§ 244

The intermittent fevers endemic in marshy districts and tracts of country frequently exposed to inundations, give a great deal of work to physicians of the old school, and yet a healthy man may in his youth become habituated even to marshy districts and remain in good health, provided he preserves a faultless regimen and his system is not lowered by want, fatigue or pernicious passions. The intermittent fevers endemic there would at the most only attack him on his first arrival; but one or two very small doses of a highly potentized solution of cinchona bark would, conjointly with the well-regulated mode of living just alluded to, speedily free him from the disease. But persons who, while taking sufficient corporeal exercise and pursuing a healthy system of intellectual occupations and bodily regimen, cannot be cured of marsh intermittent fever by one or a few of such small doses of cinchona – in such persons psora, striving to develop itself, always lies at the root of their malady, and their intermittent fever cannot be cured in the marshy district without antipsoric treatment.1 It sometimes happens that when these patients exchange, without delay, the marshy district for one that is dry and mountainous, recovery apparently ensues (the fever leaves them) if they be not yet deeply sunk in disease, that is to say, if the psora was not completely developed in them and can consequently return to its latent state; but they will never regain perfect health without antipsoric treatment.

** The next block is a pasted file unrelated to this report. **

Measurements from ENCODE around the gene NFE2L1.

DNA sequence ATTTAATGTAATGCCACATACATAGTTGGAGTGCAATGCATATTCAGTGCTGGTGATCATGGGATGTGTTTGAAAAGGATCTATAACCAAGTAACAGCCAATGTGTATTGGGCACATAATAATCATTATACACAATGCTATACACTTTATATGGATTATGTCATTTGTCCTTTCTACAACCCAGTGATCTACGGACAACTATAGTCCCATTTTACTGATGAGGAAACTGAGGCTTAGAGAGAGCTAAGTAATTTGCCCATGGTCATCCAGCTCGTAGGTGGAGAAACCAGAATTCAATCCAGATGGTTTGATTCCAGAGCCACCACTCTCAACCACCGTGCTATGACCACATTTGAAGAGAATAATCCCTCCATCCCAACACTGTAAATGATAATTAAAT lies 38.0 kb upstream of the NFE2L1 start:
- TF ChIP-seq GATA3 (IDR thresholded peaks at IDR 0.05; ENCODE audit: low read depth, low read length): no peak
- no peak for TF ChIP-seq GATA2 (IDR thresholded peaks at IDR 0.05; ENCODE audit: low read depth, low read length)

Footnote – Fifth Edition

1 Large, oft-repeated doses of cinchona bark, as also concentrated cinchona remedies, such as the sulphate of quinine, have certainly the power of freeing such patients from the periodical fits of the marsh ague; but those thus deceived into the belief that they are cured remain diseased in another way without antipsoric aid.

Footnote – Sixth Edition

1 Large, oft-repeated doses of cinchona bark, as also concentrated cinchona remedies, such as the sulphate of quinine, have certainly the power of freeing such patients from the periodical fits of the marsh ague; but those thus deceived into the belief that they are cured remain diseased in another way, frequently with an incurable quinin intoxication (see §276 note) without antipsoric aid.

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